Category: International Baby Names

By  Mélissa Delahaye of Jolis Prénoms

With French baby names, two clear trends have emerged in baby naming: short, simple, two-syllable names and the return to vintage/ancient names. With a heavy preponderance of girl names ending with -a and the growing success of biblical names, there are many overlaps with U.S. trends. French parents are also largely returning to tradition when it comes to naming their children, and old-fashioned names are making their comeback. Name popularity goes in cycles and a growing number of French parents are exploring the branches of their family trees to find inspiration.

Here is a selection of classic names that are either on the rise or already big hits in France, but not as well used in the US:

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By Linda Rosenkrantz

Happy Father’s Day! This year we are saluting some Dads whose little girls and boys grew up and landed in the celebrisphere. And as we focused—you guess it– on those with the most interesting names, we found it to be a terrifically multi-cultural crowd, hailing from places as far-flung as Israel, India and Italy. And with many of them having very distinguished careers of their own.

Here are some our favorite paternal parents of celebs:.


Natalie Portman’s father Avner Hershlag is a US-trained Israeli gynecologist and fertility specialist. Avner is the Hebrew form of Abner and is the name of the protagonist of the film Munich, played by Eric Bana.

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What’s in an Author Name?

by Marie Myung-Ok Grace Lee, The Millions

If I’m gonna tell a real story, I’m gonna start with my name. 
Kendrick Lamar 

Not unlike George Herbert Walker Bush, my full legal name, as it reads on my birth certificate, has four pieces, not the usual three.

Marie Myung-Ok Grace Lee.

People assume Myung-Ok is my middle name. But it’s just my name, one that was benched, like a junior varsity player, for my entire childhood, and then revived–but not for the reasons one might think–when I needed an “author name” for my novel.

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By Katinka

This week’s news includes some stellar sibsets, a treasure trove of little-known Celtic names, and what might just be the holy grail for hipster baby namers: a way to predict future popularity.

Super Sibsets

May turned out to be this year’s most bountiful month yet for Babyberry births, with 26 beautifully named new arrivals born to our members. Congratulations to all!

As well as some standout singletons (here’s looking at you, Cecilia Lilac and Sullivan Mac), we’re swooning over some of the stunning sibsets in this month’s cohort. From the impeccably literary trio of Gabriel Christian, Emrys Atticus and Godric Nickleby, to mighty mythological brothers Apollo and Atlas, you all really know how to pull off a “matching but not matchy” set.

Elsewhere, Elea at British Baby Names featured some nicely coordinated sibsets in her roundup of UK birth announcements from the past week: from word names Saga and Chance, to international beauties Laila and Maya, to double-trouble twin names Freddie and Finley. (Side note: check out some of those elaborate three-middle combos!)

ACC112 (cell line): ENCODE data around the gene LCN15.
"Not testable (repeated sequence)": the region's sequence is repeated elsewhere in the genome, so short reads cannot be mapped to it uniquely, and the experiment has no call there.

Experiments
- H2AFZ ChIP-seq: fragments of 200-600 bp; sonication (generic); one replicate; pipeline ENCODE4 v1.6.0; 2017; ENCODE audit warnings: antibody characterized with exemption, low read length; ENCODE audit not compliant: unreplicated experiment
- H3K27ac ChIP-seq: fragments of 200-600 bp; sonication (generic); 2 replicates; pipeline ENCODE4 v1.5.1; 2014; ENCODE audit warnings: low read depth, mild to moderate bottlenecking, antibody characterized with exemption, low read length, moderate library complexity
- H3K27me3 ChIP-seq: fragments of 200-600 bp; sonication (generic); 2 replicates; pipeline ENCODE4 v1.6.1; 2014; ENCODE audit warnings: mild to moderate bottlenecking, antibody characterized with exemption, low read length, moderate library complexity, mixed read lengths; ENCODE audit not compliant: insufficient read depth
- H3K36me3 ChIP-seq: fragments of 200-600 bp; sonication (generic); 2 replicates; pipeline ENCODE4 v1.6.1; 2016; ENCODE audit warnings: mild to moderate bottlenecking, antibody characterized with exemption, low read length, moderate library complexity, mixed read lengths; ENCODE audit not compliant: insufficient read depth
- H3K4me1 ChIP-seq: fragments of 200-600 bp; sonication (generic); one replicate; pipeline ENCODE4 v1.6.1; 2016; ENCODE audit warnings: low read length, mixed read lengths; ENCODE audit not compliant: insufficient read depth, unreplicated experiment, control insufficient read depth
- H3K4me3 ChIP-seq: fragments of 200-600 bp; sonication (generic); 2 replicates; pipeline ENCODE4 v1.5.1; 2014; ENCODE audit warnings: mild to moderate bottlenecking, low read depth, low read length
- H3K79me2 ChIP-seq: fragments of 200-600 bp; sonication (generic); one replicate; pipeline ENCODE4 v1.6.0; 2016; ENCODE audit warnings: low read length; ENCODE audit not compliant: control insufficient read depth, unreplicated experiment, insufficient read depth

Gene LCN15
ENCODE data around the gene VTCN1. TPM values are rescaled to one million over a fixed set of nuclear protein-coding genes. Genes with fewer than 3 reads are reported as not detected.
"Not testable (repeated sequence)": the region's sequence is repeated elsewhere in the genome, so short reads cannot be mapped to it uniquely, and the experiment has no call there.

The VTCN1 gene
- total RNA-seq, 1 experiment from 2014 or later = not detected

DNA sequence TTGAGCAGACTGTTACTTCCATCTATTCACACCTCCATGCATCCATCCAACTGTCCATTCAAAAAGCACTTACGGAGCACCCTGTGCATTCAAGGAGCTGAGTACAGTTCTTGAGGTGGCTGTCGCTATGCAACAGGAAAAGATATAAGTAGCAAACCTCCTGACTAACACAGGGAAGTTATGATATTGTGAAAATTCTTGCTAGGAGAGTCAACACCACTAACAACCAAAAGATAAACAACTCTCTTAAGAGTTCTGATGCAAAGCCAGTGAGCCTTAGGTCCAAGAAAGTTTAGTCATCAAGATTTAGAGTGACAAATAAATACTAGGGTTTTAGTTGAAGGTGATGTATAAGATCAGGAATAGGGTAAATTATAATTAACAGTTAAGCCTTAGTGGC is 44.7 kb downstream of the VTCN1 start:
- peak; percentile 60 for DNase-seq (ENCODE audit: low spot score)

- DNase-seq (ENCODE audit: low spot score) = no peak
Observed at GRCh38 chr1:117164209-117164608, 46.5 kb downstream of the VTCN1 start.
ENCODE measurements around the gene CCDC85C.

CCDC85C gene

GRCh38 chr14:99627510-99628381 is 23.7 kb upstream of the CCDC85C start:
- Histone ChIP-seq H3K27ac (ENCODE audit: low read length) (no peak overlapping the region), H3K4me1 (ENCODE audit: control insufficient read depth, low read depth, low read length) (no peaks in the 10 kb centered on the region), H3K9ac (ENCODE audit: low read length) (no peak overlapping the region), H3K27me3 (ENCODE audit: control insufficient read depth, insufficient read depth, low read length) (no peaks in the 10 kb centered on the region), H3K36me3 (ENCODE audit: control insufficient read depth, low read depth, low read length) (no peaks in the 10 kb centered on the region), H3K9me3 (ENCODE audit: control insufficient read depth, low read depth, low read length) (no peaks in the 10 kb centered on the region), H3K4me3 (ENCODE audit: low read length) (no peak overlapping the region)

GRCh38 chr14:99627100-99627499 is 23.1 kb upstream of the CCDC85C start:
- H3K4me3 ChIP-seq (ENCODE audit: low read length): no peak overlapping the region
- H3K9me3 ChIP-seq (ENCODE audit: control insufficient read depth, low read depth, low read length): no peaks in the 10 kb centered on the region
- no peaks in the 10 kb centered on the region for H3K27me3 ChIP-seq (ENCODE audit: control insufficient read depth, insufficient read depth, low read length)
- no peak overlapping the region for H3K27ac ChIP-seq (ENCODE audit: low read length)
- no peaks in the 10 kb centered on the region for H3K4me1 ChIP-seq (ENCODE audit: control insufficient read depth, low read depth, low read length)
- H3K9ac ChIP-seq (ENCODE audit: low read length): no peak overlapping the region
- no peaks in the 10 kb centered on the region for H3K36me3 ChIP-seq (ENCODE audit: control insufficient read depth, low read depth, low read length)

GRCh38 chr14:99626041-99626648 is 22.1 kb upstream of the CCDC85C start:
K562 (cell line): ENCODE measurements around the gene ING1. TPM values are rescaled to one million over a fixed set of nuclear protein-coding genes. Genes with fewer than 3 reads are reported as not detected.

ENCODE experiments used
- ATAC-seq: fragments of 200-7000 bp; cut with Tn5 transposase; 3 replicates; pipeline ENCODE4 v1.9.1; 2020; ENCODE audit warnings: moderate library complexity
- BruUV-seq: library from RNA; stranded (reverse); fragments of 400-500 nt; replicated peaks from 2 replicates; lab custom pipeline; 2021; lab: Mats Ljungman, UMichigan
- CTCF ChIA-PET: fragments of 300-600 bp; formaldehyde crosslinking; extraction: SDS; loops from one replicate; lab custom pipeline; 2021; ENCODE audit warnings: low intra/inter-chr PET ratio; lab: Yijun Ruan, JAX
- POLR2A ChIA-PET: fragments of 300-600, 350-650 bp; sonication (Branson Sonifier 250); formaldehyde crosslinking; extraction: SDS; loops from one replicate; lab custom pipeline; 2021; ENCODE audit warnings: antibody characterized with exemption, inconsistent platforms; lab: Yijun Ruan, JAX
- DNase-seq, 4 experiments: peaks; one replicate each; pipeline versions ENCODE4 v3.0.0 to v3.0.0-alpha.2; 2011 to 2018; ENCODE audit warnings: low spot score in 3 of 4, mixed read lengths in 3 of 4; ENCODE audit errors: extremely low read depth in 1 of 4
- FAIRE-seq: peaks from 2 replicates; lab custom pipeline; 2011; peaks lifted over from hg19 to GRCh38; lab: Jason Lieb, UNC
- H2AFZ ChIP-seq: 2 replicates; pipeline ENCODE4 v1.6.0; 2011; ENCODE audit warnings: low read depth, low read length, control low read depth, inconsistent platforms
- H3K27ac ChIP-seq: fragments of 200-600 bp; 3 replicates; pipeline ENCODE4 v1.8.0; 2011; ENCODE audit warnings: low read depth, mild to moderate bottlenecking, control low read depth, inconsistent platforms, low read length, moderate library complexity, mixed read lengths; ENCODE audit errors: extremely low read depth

And Real Housewives of Dallas star Brandi Redmond and her husband Bryan (spotted the pattern yet?) have announced that they’ve welcomed a baby boy via adoption, a brother for daughters Brooklyn and Brinkley. His name is a nice surprise, and feels like a great fit for this family: welcome, Bruin Charles!

For more musings on superb starbaby sibsets, check out Sophie’s latest predictions for the celebrity babies due this month.

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Top City Names For Babies

Looking for a name that sounds worldly and sophisticated? You might want to try looking at a map or atlas. More parents than ever are picking finding baby name inspiration from mountains, countries and, especially, cities.

Here’s how popular city names have become: There are now more girls under the age of 18 named Madison in the U.S. than there are people living in the city of Madison, Wisconsin. That’s over 250,000 Madisons!

It’s never been clear, though, which cities have gotten the most love in the baby name arena — until now. Nameberry pored over baby name popularity data from the Social Security Administration  to find the 51 city names that were given to the most babies in the year 2016, the most recent available.

Because many of these names are inherently unisex, we haven’t broken down the list by gender. But we did indicate names that were given almost exclusively to one gender by the color of the letters — pink is girls, blue is boys and orange is the truly unisex.

We had to make some tricky judgment calls on which names did or did not count — we excluded Petra, for instance, because it’s not a functioning city today, even though it was at one time. And we do realize that many parents who pick, say, Alexandria or Kobe, aren’t thinking of the cities. But if you think we missed something crucial, tell us in the comments! (Note: This blog was posted very briefly in April, before most of you got a chance to see it.)

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